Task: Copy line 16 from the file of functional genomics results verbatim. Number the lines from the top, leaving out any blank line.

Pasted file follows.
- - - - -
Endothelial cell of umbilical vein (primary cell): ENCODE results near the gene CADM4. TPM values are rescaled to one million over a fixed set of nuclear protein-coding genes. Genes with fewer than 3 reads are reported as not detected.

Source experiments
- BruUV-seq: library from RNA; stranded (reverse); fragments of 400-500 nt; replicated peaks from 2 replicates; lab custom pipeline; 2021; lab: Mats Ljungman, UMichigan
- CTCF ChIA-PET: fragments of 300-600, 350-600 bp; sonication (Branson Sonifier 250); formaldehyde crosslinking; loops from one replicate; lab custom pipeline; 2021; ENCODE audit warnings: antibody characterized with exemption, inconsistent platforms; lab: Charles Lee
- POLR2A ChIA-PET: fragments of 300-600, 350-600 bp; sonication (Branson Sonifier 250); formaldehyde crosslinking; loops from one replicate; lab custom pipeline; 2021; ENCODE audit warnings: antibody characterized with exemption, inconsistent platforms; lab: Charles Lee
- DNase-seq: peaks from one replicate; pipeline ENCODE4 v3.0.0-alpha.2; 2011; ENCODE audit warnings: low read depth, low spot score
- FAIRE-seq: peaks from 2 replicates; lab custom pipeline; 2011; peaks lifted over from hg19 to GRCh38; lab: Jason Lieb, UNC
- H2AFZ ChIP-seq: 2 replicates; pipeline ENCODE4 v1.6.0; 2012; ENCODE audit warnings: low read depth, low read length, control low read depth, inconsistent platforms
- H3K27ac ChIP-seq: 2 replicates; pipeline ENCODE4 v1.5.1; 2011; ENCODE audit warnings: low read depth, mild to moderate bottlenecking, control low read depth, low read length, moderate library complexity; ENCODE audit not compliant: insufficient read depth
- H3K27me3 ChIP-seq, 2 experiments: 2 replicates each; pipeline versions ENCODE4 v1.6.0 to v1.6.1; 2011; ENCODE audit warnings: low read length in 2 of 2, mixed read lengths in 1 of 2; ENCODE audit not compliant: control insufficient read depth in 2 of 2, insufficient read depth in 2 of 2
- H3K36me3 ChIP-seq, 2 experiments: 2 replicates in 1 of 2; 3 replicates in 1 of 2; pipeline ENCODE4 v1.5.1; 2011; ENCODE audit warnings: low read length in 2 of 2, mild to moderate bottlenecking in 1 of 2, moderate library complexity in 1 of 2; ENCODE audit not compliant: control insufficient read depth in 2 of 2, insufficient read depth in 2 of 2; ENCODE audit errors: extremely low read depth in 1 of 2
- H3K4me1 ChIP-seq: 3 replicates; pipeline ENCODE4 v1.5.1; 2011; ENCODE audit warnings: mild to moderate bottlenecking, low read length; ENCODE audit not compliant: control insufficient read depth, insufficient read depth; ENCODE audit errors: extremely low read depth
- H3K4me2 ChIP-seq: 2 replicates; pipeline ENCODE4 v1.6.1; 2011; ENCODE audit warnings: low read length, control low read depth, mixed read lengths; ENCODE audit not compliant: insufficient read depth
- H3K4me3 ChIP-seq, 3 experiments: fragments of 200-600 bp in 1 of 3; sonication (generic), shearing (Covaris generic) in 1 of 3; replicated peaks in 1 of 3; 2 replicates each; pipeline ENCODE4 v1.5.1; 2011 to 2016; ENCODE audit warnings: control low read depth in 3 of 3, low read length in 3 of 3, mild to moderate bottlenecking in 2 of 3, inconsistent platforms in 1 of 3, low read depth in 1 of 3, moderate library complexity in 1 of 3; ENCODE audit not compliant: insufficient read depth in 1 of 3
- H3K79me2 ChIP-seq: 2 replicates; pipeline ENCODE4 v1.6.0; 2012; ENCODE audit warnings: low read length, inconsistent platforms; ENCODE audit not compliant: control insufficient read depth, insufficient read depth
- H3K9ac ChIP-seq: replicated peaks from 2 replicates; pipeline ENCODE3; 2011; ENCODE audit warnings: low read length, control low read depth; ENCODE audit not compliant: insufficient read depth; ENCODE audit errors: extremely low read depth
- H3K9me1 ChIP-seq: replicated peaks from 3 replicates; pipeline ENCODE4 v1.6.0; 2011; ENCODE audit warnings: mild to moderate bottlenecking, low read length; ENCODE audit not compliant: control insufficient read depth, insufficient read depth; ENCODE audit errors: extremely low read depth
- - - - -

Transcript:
- H3K9ac ChIP-seq: replicated peaks from 2 replicates; pipeline ENCODE3; 2011; ENCODE audit warnings: low read length, control low read depth; ENCODE audit not compliant: insufficient read depth; ENCODE audit errors: extremely low read depth